Aircraft noise was compared to other potential adverse area conditions to examine its relative importance, and to establish a basis for the comparison between the two situations, before and after the airport change. The existence and dominance of different area problems may vary from area to area, or site to site. Some problems may also tend to be more notable than others, given that they are present. Compared to other sound exposures in natural areas, technological sounds have been shown to be perceived most negatively [5–7,35]. It has been suggested that just noticing sound from aircraft may detract from the outdoor recreational experience, because the natural soundscape, free from the sounds of civilization, is an important part of the experience that is sought [11,37]. The finding that sound from aircraft was the environmental factor that annoyed the largest proportion of visitors in most situations is in accordance with findings in the few studies that have compared recreationists’ concern with aircraft noise and other types of area problems [11,12].
An exception was the situation in the area near the old airport after the change, where almost no one was annoyed by the sound from aircraft. This does not mean that aircraft could not be heard in the area after the change. The actual aircraft noise exposure of the respondents in this study is unknown. But Table 1 indicates that the aircraft noise exposure near the old airport actually was quite comparable to that experienced at the field study sites near the new main airport after the change. The largest difference was in the proportion of time aircraft can be heard, which was about half the time near the old airport compared to at the sites near the new airport. The sound exposure levels (Aircraft LAeq, proportion of time over 55 dB) were about the same, or slightly higher at the old airport. The large divergence in reactions to comparable noise levels is similar to the large change effect that was found in dose-response studies from the same study areas [22,23]. The fact that similar results were obtained by different methodology (panel study versus different samples at t1 and t2) further supports the validity of the data.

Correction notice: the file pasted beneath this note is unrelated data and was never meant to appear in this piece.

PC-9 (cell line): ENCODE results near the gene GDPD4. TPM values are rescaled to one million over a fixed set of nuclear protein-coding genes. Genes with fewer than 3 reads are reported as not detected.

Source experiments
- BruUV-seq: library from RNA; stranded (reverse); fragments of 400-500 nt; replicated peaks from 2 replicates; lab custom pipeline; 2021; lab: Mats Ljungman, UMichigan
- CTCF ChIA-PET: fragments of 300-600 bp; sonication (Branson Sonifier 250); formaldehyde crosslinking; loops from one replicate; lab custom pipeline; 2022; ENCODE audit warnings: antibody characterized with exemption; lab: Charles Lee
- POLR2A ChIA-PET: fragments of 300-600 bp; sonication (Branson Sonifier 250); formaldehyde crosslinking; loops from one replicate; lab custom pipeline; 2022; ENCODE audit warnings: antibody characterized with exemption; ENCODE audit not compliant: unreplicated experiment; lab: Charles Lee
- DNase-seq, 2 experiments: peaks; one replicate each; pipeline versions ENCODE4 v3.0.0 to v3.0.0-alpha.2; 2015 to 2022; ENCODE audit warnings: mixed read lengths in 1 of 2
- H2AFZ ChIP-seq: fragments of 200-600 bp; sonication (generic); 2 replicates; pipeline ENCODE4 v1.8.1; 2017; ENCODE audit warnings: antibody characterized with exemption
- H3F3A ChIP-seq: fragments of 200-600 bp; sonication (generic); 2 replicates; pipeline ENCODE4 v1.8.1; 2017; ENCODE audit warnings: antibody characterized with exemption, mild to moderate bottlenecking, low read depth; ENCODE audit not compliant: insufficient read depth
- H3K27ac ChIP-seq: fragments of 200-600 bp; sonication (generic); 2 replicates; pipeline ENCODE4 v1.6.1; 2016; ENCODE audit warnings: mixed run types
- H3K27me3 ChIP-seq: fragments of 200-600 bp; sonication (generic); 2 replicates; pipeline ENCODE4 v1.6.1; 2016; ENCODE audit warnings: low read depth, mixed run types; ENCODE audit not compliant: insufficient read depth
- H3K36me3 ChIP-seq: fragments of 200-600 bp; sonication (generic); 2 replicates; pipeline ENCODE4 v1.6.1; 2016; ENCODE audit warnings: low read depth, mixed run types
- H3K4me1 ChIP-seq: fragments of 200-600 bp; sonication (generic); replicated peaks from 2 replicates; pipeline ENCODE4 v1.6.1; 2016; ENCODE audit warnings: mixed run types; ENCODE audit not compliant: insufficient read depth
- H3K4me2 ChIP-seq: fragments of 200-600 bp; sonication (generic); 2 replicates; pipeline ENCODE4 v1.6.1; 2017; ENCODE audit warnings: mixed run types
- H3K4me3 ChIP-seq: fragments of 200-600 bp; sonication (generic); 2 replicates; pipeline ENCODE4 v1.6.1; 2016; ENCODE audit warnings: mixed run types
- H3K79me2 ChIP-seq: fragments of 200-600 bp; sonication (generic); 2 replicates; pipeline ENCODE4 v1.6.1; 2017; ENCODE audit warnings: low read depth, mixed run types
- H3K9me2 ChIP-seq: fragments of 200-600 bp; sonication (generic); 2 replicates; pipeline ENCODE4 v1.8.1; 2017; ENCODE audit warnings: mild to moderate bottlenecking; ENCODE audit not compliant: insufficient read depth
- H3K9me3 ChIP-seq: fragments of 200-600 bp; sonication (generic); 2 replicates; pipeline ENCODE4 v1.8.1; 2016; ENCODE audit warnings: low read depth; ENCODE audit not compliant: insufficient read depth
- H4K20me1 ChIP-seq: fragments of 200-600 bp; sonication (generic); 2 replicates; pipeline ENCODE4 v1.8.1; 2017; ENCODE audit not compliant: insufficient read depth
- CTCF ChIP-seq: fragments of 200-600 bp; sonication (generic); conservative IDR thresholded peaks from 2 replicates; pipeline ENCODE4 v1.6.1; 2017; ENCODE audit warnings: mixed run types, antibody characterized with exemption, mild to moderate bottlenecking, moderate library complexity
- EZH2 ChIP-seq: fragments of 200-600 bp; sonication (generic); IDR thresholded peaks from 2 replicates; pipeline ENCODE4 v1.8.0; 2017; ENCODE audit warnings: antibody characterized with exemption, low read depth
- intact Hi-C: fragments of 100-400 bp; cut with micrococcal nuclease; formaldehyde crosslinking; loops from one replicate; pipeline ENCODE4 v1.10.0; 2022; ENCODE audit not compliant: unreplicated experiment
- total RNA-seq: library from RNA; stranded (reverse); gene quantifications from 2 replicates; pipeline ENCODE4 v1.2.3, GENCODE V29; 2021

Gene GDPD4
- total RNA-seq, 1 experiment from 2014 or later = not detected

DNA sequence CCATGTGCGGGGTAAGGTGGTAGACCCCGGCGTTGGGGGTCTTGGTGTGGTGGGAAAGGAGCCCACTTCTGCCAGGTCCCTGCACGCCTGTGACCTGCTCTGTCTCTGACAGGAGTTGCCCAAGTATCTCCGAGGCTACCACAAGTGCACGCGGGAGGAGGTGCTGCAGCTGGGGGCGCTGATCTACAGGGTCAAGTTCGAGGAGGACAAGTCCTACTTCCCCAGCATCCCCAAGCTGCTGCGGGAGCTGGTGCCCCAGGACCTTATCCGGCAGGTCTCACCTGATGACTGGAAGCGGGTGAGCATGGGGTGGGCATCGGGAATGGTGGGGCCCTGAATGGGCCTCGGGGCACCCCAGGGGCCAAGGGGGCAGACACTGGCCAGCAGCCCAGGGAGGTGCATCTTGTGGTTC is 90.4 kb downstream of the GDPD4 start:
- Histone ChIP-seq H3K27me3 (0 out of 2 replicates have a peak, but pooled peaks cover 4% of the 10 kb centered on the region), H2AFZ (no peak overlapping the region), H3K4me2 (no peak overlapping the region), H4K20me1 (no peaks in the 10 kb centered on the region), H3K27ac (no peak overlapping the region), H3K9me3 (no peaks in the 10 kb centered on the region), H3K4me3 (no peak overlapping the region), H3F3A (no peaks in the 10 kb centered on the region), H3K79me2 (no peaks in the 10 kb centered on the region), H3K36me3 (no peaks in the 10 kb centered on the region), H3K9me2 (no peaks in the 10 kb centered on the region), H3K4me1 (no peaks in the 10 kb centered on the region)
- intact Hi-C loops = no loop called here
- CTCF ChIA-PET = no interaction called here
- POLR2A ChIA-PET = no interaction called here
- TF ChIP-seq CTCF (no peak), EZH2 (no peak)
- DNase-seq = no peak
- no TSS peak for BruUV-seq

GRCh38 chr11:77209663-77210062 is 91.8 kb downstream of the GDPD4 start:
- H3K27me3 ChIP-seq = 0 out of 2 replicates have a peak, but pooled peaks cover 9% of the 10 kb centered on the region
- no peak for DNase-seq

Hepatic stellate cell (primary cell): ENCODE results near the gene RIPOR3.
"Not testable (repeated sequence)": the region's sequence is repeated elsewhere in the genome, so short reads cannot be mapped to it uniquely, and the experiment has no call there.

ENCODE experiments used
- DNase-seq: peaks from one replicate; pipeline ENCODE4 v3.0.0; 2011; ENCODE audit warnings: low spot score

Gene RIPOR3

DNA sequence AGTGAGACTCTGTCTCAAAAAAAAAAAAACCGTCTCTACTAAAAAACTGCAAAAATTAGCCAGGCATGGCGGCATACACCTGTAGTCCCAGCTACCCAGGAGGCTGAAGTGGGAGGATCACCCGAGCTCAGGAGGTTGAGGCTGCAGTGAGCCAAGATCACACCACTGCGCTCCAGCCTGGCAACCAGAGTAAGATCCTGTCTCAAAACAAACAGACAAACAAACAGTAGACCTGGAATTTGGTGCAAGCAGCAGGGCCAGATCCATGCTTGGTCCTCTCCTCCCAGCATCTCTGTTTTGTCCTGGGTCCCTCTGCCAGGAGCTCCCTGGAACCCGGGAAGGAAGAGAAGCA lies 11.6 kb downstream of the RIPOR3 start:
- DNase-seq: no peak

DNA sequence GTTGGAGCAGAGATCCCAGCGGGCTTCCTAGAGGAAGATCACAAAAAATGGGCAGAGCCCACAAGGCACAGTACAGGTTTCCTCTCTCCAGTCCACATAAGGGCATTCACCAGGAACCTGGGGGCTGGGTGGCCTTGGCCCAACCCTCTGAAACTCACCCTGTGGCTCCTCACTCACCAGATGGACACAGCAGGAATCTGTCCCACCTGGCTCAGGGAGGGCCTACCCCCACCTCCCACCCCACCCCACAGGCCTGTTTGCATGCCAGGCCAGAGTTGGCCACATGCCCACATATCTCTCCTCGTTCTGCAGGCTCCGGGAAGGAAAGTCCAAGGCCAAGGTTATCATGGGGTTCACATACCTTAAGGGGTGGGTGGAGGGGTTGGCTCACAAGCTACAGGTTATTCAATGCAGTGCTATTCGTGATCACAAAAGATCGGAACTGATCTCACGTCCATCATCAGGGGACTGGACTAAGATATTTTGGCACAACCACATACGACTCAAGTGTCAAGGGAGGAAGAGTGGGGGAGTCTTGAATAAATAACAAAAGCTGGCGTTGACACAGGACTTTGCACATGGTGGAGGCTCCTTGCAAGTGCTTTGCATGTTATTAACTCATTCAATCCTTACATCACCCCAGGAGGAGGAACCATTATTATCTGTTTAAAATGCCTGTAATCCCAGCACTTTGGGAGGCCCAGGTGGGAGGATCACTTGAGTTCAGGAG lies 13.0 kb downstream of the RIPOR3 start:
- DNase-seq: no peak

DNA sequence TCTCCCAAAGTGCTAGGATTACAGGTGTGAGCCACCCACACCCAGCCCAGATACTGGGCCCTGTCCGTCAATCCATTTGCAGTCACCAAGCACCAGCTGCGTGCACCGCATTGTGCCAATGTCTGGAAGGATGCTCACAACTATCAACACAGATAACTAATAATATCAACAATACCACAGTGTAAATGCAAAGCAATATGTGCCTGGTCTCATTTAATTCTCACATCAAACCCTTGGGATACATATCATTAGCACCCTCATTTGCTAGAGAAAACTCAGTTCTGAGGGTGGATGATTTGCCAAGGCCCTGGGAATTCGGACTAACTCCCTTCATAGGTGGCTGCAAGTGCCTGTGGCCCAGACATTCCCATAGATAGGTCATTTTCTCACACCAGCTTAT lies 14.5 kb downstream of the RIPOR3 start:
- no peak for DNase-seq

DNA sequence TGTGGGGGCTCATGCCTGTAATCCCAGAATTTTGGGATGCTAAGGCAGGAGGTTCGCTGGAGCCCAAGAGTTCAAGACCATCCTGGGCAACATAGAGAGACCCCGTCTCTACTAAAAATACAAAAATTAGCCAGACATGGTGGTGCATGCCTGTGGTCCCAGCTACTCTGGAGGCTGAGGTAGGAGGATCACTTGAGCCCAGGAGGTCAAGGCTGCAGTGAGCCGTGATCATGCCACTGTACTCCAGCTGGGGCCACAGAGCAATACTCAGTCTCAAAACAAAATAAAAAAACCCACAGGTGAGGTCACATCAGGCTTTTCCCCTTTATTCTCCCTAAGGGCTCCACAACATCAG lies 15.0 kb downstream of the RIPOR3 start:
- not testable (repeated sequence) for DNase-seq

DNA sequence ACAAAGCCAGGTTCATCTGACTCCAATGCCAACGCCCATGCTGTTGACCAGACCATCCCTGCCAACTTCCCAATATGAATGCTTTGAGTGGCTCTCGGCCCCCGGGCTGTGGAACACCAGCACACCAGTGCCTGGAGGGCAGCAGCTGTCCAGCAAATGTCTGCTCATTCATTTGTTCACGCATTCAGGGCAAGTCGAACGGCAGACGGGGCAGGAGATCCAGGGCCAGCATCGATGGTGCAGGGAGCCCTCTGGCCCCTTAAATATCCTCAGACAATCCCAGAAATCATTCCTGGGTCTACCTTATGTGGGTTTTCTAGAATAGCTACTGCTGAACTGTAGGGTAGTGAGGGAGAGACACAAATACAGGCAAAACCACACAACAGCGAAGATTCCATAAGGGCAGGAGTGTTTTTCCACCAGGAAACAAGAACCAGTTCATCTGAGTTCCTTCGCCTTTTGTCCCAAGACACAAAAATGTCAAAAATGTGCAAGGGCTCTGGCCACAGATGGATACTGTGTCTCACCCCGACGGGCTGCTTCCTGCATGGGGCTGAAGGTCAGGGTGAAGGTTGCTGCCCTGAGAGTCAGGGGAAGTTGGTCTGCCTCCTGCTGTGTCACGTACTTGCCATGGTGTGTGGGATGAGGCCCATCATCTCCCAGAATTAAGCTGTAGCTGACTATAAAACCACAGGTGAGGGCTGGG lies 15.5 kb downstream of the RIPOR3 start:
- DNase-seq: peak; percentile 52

The absence of annoyance with aircraft noise near the old airport at t2 points to the influence of contextual variables on the perception of sound. Annoyance may be influenced by the visitors’ past experience in the area , and the direction of change. One suggested explanation of the change effect is that people get adapted to their present noise environment and judge new noise situations on the basis of this standard [34,56]. Thus, reactions to the same noise situation may be totally different depending on the adaptation level. Our findings fit with the notion of different frames of reference influencing the judgement of similar exposure. However, adaptation-level theory also implies that people chronically exposed to high noise levels become desensitized [34,56]. On this grounds Brown and van Kamp  discarded the adaptation-level explanation. They found that it was not in accordance with results from studies with data from both before and after a change. In our study, the large proportion of visitors to Bygdøy that was annoyed by aircraft noise before the change does not support the thesis of desensitization. Further, adaptation-level theory would imply that the change effect is transient, people eventually adapting to their new exposure level. We were not able to study adaptation to change over time, since we only have data from one point in time within one year after the change. However, results from other studies do not support the notion of adaptation to change .